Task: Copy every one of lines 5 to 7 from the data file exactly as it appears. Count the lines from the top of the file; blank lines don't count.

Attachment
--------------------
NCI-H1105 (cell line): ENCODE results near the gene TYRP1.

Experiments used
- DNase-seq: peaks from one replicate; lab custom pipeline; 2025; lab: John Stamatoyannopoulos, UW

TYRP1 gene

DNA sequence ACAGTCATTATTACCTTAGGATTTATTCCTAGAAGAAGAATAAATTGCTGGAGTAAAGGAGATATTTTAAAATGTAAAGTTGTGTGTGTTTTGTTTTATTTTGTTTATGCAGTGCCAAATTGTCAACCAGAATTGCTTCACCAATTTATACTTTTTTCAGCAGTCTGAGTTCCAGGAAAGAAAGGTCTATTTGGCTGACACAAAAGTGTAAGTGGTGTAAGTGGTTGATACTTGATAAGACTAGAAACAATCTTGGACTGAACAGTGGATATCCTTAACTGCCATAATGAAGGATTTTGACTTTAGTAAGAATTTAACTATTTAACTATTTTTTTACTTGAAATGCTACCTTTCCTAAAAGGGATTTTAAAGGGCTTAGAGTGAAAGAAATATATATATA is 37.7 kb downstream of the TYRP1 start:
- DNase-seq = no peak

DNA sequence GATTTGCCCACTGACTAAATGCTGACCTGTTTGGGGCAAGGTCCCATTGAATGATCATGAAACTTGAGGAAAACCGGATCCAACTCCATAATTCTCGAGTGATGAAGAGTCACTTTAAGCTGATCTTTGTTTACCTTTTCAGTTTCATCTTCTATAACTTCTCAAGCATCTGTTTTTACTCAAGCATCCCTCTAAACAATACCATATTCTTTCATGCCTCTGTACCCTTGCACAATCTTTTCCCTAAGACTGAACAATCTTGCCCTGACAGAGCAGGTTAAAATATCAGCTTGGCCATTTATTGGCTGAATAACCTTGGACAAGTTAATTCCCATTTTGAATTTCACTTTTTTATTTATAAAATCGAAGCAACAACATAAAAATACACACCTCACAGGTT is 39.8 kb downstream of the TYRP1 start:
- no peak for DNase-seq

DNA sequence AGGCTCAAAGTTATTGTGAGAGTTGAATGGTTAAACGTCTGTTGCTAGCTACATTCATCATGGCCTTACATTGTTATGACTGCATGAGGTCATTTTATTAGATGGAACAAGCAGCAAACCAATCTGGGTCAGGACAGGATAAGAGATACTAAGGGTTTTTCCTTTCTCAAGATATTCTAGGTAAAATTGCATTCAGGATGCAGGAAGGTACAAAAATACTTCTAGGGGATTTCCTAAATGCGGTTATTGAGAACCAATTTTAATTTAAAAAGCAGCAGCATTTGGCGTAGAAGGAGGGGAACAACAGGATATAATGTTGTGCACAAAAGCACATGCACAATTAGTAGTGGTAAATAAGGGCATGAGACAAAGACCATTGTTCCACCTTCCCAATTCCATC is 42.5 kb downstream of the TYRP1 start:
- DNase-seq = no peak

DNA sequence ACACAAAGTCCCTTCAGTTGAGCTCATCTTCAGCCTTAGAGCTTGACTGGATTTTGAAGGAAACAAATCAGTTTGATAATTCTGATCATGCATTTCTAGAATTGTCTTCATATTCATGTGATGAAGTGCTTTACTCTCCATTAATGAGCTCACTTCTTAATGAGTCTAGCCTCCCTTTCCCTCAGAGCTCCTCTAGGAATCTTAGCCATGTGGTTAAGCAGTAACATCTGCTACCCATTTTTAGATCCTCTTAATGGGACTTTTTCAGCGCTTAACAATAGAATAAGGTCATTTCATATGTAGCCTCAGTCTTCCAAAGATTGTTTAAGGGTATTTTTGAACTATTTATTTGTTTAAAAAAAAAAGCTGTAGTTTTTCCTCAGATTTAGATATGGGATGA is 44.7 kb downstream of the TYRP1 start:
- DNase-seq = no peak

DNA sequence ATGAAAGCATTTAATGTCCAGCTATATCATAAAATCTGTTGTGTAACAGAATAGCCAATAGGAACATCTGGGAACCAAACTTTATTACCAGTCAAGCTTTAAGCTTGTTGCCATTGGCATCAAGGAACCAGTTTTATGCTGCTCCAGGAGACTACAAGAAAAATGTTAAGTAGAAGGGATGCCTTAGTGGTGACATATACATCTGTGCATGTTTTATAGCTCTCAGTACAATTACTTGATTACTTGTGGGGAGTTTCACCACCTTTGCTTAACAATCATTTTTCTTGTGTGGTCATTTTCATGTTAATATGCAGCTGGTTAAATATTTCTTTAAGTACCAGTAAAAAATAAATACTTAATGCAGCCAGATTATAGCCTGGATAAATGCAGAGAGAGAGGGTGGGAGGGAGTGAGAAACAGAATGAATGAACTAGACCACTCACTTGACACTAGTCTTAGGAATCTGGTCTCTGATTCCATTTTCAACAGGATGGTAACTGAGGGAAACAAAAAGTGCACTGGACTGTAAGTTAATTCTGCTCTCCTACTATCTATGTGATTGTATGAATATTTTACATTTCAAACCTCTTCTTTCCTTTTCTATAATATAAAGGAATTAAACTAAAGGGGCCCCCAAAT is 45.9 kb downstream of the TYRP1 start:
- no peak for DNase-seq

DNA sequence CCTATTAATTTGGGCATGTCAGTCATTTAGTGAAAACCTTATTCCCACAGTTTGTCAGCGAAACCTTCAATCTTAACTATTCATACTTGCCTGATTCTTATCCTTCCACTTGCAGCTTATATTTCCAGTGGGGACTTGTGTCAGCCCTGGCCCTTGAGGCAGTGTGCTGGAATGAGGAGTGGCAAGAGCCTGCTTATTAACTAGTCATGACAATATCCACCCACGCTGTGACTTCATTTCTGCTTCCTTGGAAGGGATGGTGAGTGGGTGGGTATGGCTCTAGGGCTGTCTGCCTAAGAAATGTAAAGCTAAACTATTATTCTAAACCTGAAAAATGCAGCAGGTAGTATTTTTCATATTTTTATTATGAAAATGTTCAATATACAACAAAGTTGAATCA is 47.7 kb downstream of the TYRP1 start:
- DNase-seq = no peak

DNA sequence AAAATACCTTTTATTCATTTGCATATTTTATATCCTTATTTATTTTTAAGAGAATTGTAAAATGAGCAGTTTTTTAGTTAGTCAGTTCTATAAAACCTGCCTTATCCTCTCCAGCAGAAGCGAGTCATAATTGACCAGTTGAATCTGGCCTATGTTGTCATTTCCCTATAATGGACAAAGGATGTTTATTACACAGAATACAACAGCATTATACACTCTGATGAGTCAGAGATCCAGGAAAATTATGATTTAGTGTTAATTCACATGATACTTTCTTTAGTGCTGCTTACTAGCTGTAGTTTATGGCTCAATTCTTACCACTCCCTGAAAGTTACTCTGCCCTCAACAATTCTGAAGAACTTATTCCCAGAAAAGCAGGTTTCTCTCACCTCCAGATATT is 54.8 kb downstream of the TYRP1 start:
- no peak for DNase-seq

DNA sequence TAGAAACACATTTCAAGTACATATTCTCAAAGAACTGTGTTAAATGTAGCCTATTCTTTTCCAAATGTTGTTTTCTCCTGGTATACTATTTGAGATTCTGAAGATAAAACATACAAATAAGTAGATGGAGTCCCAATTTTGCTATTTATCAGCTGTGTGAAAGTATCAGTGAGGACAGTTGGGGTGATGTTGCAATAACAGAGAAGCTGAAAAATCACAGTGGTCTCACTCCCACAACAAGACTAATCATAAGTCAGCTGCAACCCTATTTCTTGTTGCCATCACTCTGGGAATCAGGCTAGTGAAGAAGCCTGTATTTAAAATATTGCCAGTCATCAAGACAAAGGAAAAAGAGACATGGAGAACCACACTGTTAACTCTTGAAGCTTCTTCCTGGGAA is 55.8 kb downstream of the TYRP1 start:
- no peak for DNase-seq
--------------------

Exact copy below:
DNA sequence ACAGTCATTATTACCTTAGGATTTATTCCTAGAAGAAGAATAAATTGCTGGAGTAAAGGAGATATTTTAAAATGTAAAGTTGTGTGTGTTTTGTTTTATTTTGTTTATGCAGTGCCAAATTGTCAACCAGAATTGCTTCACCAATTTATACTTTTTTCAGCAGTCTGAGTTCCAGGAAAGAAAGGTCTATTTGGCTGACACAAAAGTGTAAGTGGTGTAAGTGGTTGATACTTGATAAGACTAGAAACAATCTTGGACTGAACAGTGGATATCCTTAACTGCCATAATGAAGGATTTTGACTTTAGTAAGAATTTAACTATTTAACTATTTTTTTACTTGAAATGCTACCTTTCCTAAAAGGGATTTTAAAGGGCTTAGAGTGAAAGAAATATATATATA is 37.7 kb downstream of the TYRP1 start:
- DNase-seq = no peak

DNA sequence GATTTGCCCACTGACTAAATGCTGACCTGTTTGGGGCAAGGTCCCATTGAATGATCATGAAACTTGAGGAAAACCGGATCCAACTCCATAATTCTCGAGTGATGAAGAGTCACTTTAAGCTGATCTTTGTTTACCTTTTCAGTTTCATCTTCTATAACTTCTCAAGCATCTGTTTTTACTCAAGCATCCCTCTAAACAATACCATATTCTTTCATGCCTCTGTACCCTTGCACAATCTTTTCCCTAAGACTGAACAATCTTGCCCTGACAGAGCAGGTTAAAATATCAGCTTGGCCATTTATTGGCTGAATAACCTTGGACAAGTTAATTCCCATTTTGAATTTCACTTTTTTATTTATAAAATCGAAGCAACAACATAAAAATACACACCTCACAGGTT is 39.8 kb downstream of the TYRP1 start: